June 1, 2004
Joseph Ceo knows that a properly tuned oboe resonates its middle A at precisely 440 Hz. He also knows that his particular 1966 Cessna P206A cruises happily at 135 knots. He knows this because he has been a professional musician and a private pilot for the past 30 years, and for Ceo, the two disciplines exist in complete harmony.
"Flying IFR calls for a lot of concentration, and so does conducting an orchestra," said Ceo, who earned his instrument rating in 1984 and has logged more than 2,400 hours total time in general aviation aircraft. "When you're in a musical performance, you have to be in control, keep everybody together. The basic IFR skills are very similar to running an orchestra. You have to recognize the three families of instruments. The scan is the basis for everything."
Two or three days a week, Ceo commutes from his home in Westerly, Rhode Island, to Salve Regina University in Newport, Rhode Island, where he serves as an adjunct professor of music and conducts a local community orchestra. Prior to joining Salve Regina, Ceo taught at the University of Rhode Island from 1976 until his retirement in 1993.
"You look at the engine instruments, and you have the same concepts when you hear a brass instrument or a percussion instrument. You want to keep them between the lines," he said. Those lines are the needles of an electronic tuner — sort of like a high-tech tuning fork. The device is set so that its needle centers when a given instrument emits sound at the prescribed pitch. "And doggone if you're not lining up that vertical line — it's the same as lining up the localizer."
Ceo's first flight lesson, in 1973, was a fortieth birthday present from his wife, Joan; he earned his private pilot certificate the following year. Joan teaches harp at the University of Rhode Island and regularly performs with the Connecticut Opera and the Hartford Symphony. The two have made many trips in their Cessna 206 with Joan's 100-pound, 6-foot concert grand harp loaded in the back. But being traveling musicians wasn't always so convenient for them.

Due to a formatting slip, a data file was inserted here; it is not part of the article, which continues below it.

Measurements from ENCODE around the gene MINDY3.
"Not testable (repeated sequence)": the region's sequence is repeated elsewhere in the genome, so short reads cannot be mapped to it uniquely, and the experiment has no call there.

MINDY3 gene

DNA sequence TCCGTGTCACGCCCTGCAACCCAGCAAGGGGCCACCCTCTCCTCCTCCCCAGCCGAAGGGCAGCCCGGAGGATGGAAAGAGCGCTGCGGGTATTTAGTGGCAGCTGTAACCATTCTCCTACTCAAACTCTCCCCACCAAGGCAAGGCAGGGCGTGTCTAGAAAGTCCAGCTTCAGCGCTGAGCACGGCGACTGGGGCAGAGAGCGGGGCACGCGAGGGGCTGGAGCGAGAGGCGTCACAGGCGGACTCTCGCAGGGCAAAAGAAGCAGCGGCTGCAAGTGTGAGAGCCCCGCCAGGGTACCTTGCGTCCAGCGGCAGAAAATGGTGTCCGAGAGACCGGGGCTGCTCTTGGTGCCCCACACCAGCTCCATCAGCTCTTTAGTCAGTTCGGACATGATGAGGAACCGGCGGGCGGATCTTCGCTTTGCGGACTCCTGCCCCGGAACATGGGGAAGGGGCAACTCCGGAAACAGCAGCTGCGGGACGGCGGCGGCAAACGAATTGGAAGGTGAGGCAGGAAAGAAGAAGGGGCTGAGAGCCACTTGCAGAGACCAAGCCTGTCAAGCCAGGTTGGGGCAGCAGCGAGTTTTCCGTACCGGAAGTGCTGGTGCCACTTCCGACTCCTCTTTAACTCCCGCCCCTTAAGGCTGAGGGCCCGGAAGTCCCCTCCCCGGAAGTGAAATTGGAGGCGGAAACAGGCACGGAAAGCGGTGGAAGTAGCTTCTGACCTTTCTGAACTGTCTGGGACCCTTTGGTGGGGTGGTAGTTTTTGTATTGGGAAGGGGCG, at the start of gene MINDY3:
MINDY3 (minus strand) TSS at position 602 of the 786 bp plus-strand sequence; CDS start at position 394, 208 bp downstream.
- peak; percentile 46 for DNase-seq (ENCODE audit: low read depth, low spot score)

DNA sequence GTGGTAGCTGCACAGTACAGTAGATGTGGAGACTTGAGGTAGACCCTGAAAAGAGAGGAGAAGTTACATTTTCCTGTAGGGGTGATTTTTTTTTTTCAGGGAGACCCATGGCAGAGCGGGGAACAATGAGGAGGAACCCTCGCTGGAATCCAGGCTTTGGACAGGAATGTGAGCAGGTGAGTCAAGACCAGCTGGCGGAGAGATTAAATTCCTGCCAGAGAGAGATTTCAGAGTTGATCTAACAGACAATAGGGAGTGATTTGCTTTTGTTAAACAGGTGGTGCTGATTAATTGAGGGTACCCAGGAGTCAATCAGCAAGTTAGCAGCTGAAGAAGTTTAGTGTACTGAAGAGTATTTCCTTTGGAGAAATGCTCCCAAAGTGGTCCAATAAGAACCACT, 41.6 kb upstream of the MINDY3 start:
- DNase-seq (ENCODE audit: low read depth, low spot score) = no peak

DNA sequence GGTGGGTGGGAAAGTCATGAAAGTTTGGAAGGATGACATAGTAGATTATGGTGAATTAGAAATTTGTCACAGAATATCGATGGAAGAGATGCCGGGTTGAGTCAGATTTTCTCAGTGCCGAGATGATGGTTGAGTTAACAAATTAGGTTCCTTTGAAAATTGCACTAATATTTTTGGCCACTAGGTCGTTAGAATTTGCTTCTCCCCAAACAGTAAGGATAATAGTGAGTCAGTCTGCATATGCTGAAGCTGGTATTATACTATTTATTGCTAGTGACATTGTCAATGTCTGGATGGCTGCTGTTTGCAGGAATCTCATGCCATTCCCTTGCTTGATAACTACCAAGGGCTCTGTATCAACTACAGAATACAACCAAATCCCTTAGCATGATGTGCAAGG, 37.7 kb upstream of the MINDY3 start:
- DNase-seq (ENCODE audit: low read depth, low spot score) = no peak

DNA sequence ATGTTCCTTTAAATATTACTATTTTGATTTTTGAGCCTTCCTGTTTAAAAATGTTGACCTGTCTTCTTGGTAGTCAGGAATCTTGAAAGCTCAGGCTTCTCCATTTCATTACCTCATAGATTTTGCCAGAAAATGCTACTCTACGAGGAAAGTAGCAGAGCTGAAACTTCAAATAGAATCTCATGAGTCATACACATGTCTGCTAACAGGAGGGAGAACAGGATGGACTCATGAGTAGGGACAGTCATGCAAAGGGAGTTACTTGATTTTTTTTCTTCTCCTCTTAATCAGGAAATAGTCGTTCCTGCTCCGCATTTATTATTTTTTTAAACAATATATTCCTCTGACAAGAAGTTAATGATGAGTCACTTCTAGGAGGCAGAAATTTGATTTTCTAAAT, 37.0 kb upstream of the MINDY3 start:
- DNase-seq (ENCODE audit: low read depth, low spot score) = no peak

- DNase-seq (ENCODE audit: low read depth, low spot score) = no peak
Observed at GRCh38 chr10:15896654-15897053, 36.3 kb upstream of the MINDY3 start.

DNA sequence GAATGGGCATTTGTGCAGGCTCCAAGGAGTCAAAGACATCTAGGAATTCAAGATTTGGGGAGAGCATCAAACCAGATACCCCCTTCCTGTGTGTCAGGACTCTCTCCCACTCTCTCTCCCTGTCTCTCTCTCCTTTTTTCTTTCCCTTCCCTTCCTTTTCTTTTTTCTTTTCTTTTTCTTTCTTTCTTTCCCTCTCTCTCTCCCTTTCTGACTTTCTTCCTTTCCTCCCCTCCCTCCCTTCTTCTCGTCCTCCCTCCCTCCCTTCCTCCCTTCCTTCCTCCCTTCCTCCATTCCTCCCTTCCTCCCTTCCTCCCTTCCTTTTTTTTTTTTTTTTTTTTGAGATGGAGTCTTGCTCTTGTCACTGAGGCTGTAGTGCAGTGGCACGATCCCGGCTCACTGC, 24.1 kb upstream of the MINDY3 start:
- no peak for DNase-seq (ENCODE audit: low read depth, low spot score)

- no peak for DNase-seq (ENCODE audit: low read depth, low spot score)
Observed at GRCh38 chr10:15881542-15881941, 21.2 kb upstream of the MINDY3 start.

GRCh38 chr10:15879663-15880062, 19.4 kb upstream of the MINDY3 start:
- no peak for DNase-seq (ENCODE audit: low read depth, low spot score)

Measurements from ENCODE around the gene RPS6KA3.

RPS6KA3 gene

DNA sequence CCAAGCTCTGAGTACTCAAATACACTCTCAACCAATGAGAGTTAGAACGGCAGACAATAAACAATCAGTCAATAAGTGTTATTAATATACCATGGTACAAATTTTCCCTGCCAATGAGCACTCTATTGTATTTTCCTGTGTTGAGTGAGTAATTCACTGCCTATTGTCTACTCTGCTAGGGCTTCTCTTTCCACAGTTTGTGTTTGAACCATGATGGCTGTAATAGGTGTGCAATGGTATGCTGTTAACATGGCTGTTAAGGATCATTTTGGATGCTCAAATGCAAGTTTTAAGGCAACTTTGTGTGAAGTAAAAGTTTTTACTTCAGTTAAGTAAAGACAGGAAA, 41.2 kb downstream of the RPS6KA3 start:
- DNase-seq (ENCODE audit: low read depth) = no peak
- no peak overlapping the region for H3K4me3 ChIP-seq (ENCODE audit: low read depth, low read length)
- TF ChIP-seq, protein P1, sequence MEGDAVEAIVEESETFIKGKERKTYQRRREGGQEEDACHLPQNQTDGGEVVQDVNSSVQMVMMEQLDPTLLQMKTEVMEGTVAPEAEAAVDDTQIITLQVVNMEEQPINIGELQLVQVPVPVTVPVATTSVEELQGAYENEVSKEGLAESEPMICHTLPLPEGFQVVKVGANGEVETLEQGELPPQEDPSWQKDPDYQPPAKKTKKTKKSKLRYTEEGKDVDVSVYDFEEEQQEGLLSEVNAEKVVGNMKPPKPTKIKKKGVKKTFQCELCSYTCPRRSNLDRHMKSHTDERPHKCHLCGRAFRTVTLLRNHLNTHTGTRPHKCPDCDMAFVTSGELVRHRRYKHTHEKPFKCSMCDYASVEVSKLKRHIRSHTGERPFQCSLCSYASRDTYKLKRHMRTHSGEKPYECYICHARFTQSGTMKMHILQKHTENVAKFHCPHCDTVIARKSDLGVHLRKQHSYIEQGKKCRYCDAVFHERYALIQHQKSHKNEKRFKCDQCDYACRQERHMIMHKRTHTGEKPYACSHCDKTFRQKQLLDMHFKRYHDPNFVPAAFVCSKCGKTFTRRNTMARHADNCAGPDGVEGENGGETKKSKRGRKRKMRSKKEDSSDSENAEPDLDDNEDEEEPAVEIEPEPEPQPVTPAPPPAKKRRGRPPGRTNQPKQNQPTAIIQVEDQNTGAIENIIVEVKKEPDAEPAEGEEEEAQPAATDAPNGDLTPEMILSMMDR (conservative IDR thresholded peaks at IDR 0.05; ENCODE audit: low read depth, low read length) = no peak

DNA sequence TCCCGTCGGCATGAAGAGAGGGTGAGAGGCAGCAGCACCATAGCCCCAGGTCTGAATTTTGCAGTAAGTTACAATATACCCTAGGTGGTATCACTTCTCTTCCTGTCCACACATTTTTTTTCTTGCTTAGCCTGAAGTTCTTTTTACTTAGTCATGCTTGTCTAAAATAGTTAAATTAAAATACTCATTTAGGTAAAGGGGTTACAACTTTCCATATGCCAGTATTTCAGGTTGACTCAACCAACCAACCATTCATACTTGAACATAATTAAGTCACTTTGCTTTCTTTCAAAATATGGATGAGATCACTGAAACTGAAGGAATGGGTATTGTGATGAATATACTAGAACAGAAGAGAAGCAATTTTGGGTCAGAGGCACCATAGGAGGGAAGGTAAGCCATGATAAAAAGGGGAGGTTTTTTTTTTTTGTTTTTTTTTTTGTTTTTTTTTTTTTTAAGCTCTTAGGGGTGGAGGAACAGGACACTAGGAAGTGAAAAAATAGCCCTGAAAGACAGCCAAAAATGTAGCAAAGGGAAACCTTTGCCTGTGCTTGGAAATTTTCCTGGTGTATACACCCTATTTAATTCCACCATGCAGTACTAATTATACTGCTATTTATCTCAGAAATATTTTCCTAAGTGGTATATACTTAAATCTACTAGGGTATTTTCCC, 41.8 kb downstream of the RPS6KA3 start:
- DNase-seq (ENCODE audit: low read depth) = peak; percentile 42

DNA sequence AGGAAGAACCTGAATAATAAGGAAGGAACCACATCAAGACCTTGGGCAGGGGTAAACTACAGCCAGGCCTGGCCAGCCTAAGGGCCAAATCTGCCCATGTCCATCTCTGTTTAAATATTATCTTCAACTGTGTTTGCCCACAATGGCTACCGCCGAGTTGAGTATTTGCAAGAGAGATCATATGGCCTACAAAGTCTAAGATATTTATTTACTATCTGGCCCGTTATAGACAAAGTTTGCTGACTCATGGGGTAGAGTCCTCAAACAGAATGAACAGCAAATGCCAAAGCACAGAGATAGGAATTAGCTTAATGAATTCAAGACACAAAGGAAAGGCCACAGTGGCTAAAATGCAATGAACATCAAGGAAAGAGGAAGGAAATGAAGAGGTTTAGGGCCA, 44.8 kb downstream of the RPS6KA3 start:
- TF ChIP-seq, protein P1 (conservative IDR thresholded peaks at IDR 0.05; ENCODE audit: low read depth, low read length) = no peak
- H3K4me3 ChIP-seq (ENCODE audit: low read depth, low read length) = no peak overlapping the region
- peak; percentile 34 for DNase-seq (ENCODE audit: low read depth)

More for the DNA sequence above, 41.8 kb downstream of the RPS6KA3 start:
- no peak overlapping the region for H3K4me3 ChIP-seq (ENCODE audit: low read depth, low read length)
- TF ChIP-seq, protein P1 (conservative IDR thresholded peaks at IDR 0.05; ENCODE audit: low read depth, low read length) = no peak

"Once I had to come back from Italy to Washington, D.C., and [the airline] wouldn't let me carry [my viola] on because the case was too large," he said. The viola was subject to such high temperatures in the airliner's baggage compartment that the glue holding its delicate wooden panels together began to seep out. "The bridge on a string instrument is movable. When it's subject to extreme temperatures the pegs move, and finally everything comes loose."
All of the major domestic airlines allow musical instruments as carry-on items as long as they fit in the overhead bin, under a passenger seat, or in the box often located next to the ticket line. American Airlines' baggage policy states that passengers may purchase an adjoining seat for a larger instrument, although the company draws the line at the upright bass fiddle. But buying an extra seat on every trip can be cost prohibitive, and Ceo was not about to have any more instruments ruined in the cargo hold. "I finally got so upset I said, 'I'm gonna get my pilot's license,'" he said. "I hardly ever go on the airlines if I can help it."
For the past 29 years Ceo has played viola for the Washington Ballet's performance of The Nutcracker. He made three round trips from Westerly to Montgomery County Airpark in Gaithersburg, Maryland, last year to practice and perform with the ballet. "That's where the airplane comes in handy," he said. "It's a timesaver."
Ceo purchased his current airplane, N4624F, in January 1987 (his first airplane, a Cessna 205, was destroyed when another aircraft taxied into it). He said his greatest flying adventure took place in the summer of 1998, when he and another pilot flew the 206 to Fairbanks, Alaska. In 1997, Ceo was hired to teach a summer music course at the University of Alaska.
"I was going to take my airplane the first year, but the guy who was going to go with me broke his leg," he said. Rather than make the trek solo, Ceo flew the big iron that year. By the following summer his flying partner had recovered and was checked out in the 206. "It was a flight that you never forget. From Westerly to Fairbanks is something like 3,700 nautical miles. It took us six days. That's the best use of an airplane you can get."
Ceo turned 70 years old in 2003 and said he still tries to fly at least once a week. In his three decades of flying he has landed in 35 states of the United States and Canada's Yukon Territory, but says his favorite flying destination of all time is Fairbanks. "You can tie down for $2 a day there!" he noted with satisfaction. "You take off from Fairbanks, go 10 miles, and there's nothing but tundra."
So what does the future hold for this musical aviator? "Well, there are still 15 states left," he said.
Pilot Training and Certification,
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